While working on new SuperHouse episodes I’ve upgraded my surface mount reflow oven. Most things I design are assembled in factories, but about 8 years ago I set up a toaster oven with a temperature sensor so I could do quick reflow at home for prototypes and small production runs.
I wrote up a tutorial about DIY surface mount assembly for Freetronics: you can read it at Surface Mount Soldering With A Toaster Oven.
Some years ago I upgraded the toaster oven by fitting an Arduino based automatic temperature controller, and since then I’ve baked several thousand circuit boards in that little oven. However, the time has finally come to replace it with a proper semi-professional reflow oven.
The T-962A is currently the most common cheap desktop reflow oven, but I need something a bit bigger so that I can run a few dozen boards at a time. I decided to go for its big brother, the T-962C.
Yes, I know the camerawork is terrible! Normally I’d re-film anything that looks as bad as some parts of this vlog, but TBH I can’t be bothered for a quick update 🙂
9 thoughts on “SuperHouse Vlog #55: The T-962C surface mount reflow oven”
Link to related blog post is ftps instead of https which is a bit strange.
That was my typo! Fixed now, thanks 🙂
Thanks for fix and keep up the good work!
Do you still recommend the T-962C oven? I have read a number of reports that say it is under powered compared to the T-962A. I need an oven that will accommodate a board size of 13.7″ x 4.7″. There are also aftermarket mods available online but it is not clear to me that they will help the T-962C. Any comments will be appreciated! Thanks, Mike.
When it’s in the heating stage I’ve noticed that the actual temperature lags a little behind the desired temperature in the early part of the cycle, then it catches up towards the end. It’s not much though, certainly not enough to worry me. By the time it’s at the upper end of the reflow cycle the temperature is tracking spot on where it should be.
The T-962A is 30x32cm working area with 1500W, so about 1.6W/cm2. The T962C is 40x60cm working area with 2500W, so about 1.06W/cm2. Definitely lower, but I haven’t had any issues. Perhaps if you were doing many boards at once with a lot of thermal mass (pre-mounted heatsinks, or something) it may be a problem.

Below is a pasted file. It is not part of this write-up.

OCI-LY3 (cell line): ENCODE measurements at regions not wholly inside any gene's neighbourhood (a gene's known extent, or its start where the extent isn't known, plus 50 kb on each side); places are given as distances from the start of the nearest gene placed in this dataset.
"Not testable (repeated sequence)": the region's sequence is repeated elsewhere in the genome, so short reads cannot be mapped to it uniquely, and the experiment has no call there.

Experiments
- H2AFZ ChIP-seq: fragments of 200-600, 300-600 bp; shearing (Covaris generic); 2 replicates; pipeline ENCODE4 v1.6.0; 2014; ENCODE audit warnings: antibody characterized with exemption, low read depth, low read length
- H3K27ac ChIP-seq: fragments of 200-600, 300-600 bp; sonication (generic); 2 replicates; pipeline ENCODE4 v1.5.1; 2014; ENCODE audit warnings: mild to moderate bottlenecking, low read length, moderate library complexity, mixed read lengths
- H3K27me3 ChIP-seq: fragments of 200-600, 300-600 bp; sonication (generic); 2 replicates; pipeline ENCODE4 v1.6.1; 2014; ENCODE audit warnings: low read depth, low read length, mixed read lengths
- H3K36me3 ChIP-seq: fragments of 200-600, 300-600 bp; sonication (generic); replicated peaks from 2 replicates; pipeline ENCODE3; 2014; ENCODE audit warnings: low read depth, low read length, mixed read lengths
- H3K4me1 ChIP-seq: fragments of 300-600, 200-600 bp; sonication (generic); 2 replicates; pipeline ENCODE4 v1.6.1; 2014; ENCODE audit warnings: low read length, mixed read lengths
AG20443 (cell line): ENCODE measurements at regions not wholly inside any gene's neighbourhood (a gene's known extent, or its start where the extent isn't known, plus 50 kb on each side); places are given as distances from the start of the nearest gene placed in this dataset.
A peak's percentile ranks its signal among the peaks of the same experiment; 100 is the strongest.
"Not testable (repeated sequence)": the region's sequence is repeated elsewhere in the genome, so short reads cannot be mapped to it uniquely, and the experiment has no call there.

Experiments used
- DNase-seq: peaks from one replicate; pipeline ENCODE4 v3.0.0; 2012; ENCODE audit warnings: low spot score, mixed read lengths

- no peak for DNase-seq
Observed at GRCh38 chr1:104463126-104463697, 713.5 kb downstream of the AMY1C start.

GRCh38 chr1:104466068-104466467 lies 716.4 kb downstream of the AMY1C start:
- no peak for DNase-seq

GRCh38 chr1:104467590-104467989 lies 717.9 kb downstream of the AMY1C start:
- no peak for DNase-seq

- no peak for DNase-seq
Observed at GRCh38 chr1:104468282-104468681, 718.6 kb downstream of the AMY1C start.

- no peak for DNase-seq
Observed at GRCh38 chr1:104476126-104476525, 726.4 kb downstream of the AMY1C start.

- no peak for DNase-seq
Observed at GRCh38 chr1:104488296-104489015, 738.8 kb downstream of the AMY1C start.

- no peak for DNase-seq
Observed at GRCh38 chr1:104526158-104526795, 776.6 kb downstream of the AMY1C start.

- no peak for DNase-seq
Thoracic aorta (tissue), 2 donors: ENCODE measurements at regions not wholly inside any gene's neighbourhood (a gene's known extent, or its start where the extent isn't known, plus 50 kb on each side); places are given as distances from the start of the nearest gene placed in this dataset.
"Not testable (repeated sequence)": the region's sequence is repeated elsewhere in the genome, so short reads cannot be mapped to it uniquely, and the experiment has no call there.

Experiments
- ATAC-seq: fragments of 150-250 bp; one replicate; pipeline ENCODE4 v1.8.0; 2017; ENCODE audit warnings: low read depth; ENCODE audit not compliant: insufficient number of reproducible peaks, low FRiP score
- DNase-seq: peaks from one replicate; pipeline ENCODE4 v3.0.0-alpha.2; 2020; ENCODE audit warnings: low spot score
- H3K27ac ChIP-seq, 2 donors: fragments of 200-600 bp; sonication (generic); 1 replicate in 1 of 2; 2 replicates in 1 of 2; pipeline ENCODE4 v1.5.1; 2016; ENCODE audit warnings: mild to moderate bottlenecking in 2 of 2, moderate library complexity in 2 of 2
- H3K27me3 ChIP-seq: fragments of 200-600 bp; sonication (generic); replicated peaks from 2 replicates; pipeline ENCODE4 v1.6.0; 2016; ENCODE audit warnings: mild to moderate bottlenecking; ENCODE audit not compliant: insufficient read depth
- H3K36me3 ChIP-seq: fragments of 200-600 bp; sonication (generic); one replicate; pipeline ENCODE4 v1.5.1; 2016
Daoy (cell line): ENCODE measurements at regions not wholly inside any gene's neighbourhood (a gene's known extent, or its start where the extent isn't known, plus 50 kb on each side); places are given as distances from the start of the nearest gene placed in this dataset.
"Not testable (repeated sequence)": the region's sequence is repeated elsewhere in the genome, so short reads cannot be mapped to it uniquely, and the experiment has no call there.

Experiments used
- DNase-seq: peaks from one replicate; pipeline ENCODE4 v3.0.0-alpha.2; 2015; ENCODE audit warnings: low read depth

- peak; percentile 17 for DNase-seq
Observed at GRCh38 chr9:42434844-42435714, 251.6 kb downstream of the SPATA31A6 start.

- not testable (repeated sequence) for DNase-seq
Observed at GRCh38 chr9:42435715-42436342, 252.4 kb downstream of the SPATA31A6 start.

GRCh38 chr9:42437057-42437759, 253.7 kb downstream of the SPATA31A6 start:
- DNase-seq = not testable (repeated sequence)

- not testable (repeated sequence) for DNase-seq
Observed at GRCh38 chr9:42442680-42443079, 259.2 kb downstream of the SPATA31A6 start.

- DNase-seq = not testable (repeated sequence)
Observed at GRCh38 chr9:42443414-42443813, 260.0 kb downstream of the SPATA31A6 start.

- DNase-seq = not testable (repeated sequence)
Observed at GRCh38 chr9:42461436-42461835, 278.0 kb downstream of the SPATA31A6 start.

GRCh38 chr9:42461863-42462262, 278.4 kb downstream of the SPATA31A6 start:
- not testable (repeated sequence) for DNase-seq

The only thing that bothers me about the C is that it seems very wasteful to cycle it when I only want to do 1 or 2 boards. The size is totally justified for many of the runs I do (I often have it totally full of boards, and do multiple runs to work through a batch) but ideally I’d like to have a very small second oven that’s maybe 500W for those times I want to do just one board.
Are you aware of this repository?
Custom firmware for the t-926 that addresses a lot of the problems with it.
Have you had a chance to do any BGA devices with the 962C. If so what size BGA device.
Hi Jonathan ,
Now that you’ve had the oven for a while, have you experienced any problems with odour? After watching your video I bought one and have found the smell to be unbearable, even without any boards inside.
Yes, it definitely smells. I have an exhaust fan with inlets connected at different points around my office so I run that whenever the oven is going, but there’s still enough odour to be unpleasant. I’ve been thinking about adding a small enclosure to the back (maybe just covering the back third of the unit, with a gap all around) connected to the exhaust system like a mini fume hood. I’d have to be super careful to always have the exhaust system running when the oven is on, otherwise the heat would build up and it could be very dangerous. I’m still thinking about the best way to do it.